What Do Sharks Eat?

Many people want to know what do sharks eat, but there is not a simple answer to that question. The diet of a particular shark can heavily depend on a variety of factors including habitat, location, food availability, shark species, and the size of the shark.

The general answer to What do sharks eat is almost anything, but it is heavily dependent on the tastes of each species and the food that is available where it lives. While many sharks are meat eaters, there are smaller species of sharks, particularly bottom-dwellers, that feed on marine life other than fish and mammals.

So, what did Carcharodon megaldon eat? They were heavy meat eating sharks that preyed upon the largest animals in the ocean. Scientists have been able to gather fossil evidence to determine that megalodon ate other megalodons, whales (both baby and adult), seals, dolphins, prehistoric manatees, and other large marine creatures.

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Author: Claire Llewellyn
Publisher: Kingfisher
Product Summary: This gripping book offers amazing insight into the deep-sea lives of the creatures that have perennially captured children's imaginations--where sharks live, what they feed on, how they bear their young.

To completely understand what sharks eat and what megalodon ate, it’s important to understand a bit about shark evolution. Sharks are situational predators that are notorious for evolving to adapt to changing conditions, especially when it comes to their diet.

For this reason, it’s quite possible that evidence has been found of megalodon cannibalism because they may have been feeding on each other towards the end of their lifespan in prehistoric times. After the hungry megalodon exhausted it’s normal food supplies, it’s quite possible that they turned on each other until the megalodon simply died off.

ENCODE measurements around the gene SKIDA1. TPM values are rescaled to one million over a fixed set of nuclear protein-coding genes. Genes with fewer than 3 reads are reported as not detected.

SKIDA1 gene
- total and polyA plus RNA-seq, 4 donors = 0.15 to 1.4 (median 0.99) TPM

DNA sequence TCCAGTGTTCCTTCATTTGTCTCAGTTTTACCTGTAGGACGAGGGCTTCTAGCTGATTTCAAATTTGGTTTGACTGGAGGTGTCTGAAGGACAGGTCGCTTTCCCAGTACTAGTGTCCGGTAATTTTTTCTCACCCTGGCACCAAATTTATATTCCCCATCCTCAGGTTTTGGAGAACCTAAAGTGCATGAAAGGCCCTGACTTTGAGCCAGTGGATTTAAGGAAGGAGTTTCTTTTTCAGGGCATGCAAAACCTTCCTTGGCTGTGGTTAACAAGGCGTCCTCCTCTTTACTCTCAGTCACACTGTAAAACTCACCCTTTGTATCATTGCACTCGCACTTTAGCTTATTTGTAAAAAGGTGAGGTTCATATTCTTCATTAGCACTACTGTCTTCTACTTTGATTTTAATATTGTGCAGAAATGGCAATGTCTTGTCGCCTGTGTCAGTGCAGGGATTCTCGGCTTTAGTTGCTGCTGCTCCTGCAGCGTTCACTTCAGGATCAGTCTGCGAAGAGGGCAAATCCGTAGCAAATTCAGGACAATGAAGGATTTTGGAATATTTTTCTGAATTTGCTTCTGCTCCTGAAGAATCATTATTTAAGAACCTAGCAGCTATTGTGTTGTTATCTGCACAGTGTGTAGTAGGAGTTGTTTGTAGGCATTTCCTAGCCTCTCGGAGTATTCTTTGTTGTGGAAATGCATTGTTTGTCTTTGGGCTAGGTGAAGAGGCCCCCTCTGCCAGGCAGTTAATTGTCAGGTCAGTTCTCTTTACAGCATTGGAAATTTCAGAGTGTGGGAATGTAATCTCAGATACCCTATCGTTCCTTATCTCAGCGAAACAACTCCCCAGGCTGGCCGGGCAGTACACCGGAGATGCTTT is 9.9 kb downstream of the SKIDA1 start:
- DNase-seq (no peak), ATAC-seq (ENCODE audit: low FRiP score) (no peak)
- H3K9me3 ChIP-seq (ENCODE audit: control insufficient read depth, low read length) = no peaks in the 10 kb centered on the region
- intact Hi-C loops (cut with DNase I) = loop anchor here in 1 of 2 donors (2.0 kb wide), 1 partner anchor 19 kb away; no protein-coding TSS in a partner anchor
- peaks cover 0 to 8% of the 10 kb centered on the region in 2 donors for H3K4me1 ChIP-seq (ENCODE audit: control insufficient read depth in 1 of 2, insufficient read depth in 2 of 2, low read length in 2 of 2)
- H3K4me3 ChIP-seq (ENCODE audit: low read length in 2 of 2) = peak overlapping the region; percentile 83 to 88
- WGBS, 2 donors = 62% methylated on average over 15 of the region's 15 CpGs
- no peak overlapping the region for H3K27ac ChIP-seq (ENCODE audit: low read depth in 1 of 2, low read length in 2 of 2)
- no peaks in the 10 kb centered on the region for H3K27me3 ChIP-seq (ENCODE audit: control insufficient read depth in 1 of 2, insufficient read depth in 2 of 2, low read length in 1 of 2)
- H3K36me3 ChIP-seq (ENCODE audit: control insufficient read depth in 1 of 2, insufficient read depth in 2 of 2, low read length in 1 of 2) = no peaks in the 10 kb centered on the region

Scientists believe that megalodon had a large appetite, especially compared with more modern sharks. This trait in modern sharks shows how they have evolved since prehistoric megalodon to adapt to a lower volume of food availability in the oceans of the world. If prehistoric sharks contributed to the extinction of other large aquatic creatures, then it’s feasible that modern sharks have had to adapt to having a lower food supply than in prehistoric times.

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Publisher: Princeton University Press
Product Summary:

Everyone's heard of the Great Whites. But most people know little of the hundreds of other types of sharks that inhabit the world's oceans. Written by two of the world's leading authorities and superbly illustrated by wildlife artist Marc Dando, this is the first comprehensive field guide to all 440-plus shark species. Color plates illustrate all species, and detailed accounts include diagnostic line drawings and a distribution map for each species. Introductory chapters treat physiology, behavior, reproduction, ecology, diet, and sharks' interrelationships with humans.

  • More than 125 original full-color illustrations for fast and accurate identification of each shark family
  • Over 500 additional drawings illustrating physical features from different angles
  • Clear identification information for each species with details of size, habitat, behavior, and biology
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  • Geographic distribution maps for each species
  • For professional and amateur shark enthusiasts

While C. megalodon had to consume an enormous amount of food on a regular basis to feed it’s hunger, some sharks found in the oceans today can live for months or even a year from a single large meal. Since these sharks are much smaller, the diet requirements to stay alive are a fraction of what megalodon consumed.

Many people also wonder if sharks eat people. Even though there are shark attacks around the world on a regular basis, deaths from shark attacks are not very common. Generally, a shark will realize that it has bitten something that is not it’s normal diet and release it. Unfortunately, this brief attack still causes a lot of harm and damage to humans, but the consequences could be a lot worse if sharks actually liked the taste of human flesh.

If megalodon was still alive today with humans, that story could be quite different. It really wouldn’t matter whether a megalodon liked the taste of human flesh, because an attack would almost certainly kill a human every single time. Sharks mistake objects in the water that aren’t supposed to be there as marine animals, which is the most common cause of modern shark attacks.

What did Megalodon and other sharks eat?

What did Megalodon eat?

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